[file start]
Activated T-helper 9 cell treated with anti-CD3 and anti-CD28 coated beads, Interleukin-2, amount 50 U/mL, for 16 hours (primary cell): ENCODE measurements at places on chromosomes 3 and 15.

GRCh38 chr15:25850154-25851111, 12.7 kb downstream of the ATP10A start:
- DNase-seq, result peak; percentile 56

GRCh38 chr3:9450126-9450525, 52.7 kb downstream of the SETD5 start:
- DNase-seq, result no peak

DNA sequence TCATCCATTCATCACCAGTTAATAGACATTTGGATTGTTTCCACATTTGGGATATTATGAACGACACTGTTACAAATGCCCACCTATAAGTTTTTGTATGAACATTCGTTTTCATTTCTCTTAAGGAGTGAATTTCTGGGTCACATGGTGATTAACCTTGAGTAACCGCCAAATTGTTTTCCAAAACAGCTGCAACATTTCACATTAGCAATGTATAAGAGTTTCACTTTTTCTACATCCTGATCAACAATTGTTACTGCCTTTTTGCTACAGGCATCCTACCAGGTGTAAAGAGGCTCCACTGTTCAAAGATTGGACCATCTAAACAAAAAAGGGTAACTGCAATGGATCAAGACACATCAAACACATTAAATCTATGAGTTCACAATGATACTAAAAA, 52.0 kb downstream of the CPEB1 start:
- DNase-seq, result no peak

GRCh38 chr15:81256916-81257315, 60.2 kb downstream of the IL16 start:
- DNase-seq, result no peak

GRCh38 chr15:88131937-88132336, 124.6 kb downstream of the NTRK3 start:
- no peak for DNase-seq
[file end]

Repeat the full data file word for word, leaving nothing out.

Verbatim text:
Activated T-helper 9 cell treated with anti-CD3 and anti-CD28 coated beads, Interleukin-2, amount 50 U/mL, for 16 hours (primary cell): ENCODE measurements at places on chromosomes 3 and 15.

GRCh38 chr15:25850154-25851111, 12.7 kb downstream of the ATP10A start:
- DNase-seq, result peak; percentile 56

GRCh38 chr3:9450126-9450525, 52.7 kb downstream of the SETD5 start:
- DNase-seq, result no peak

DNA sequence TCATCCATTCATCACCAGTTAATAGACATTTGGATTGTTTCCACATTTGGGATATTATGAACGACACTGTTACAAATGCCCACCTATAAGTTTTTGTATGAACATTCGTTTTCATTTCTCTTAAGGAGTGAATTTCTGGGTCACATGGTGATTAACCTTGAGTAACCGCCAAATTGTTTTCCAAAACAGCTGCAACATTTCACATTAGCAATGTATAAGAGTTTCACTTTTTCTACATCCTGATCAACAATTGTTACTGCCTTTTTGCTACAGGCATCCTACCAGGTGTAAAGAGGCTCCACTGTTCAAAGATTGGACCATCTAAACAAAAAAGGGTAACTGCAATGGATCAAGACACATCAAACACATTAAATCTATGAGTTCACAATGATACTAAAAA, 52.0 kb downstream of the CPEB1 start:
- DNase-seq, result no peak

GRCh38 chr15:81256916-81257315, 60.2 kb downstream of the IL16 start:
- DNase-seq, result no peak

GRCh38 chr15:88131937-88132336, 124.6 kb downstream of the NTRK3 start:
- no peak for DNase-seq